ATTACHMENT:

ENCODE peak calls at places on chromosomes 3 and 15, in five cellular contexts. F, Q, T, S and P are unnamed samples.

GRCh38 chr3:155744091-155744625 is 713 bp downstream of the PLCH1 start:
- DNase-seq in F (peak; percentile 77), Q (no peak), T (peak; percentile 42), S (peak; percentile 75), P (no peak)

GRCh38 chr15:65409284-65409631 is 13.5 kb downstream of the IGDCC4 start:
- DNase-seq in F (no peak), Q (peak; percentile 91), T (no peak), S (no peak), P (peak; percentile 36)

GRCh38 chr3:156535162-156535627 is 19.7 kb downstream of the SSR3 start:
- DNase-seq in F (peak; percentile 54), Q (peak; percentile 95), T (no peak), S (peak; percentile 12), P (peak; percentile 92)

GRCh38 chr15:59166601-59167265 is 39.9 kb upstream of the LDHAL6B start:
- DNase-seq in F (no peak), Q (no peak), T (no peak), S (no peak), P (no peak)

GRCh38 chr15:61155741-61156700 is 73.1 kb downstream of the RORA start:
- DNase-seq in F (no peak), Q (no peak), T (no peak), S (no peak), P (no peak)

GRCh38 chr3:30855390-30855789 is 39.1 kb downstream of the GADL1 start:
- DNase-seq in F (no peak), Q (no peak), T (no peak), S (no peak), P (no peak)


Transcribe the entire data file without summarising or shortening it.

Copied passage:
ENCODE peak calls at places on chromosomes 3 and 15, in five cellular contexts. F, Q, T, S and P are unnamed samples.

GRCh38 chr3:155744091-155744625 is 713 bp downstream of the PLCH1 start:
- DNase-seq in F (peak; percentile 77), Q (no peak), T (peak; percentile 42), S (peak; percentile 75), P (no peak)

GRCh38 chr15:65409284-65409631 is 13.5 kb downstream of the IGDCC4 start:
- DNase-seq in F (no peak), Q (peak; percentile 91), T (no peak), S (no peak), P (peak; percentile 36)

GRCh38 chr3:156535162-156535627 is 19.7 kb downstream of the SSR3 start:
- DNase-seq in F (peak; percentile 54), Q (peak; percentile 95), T (no peak), S (peak; percentile 12), P (peak; percentile 92)

GRCh38 chr15:59166601-59167265 is 39.9 kb upstream of the LDHAL6B start:
- DNase-seq in F (no peak), Q (no peak), T (no peak), S (no peak), P (no peak)

GRCh38 chr15:61155741-61156700 is 73.1 kb downstream of the RORA start:
- DNase-seq in F (no peak), Q (no peak), T (no peak), S (no peak), P (no peak)

GRCh38 chr3:30855390-30855789 is 39.1 kb downstream of the GADL1 start:
- DNase-seq in F (no peak), Q (no peak), T (no peak), S (no peak), P (no peak)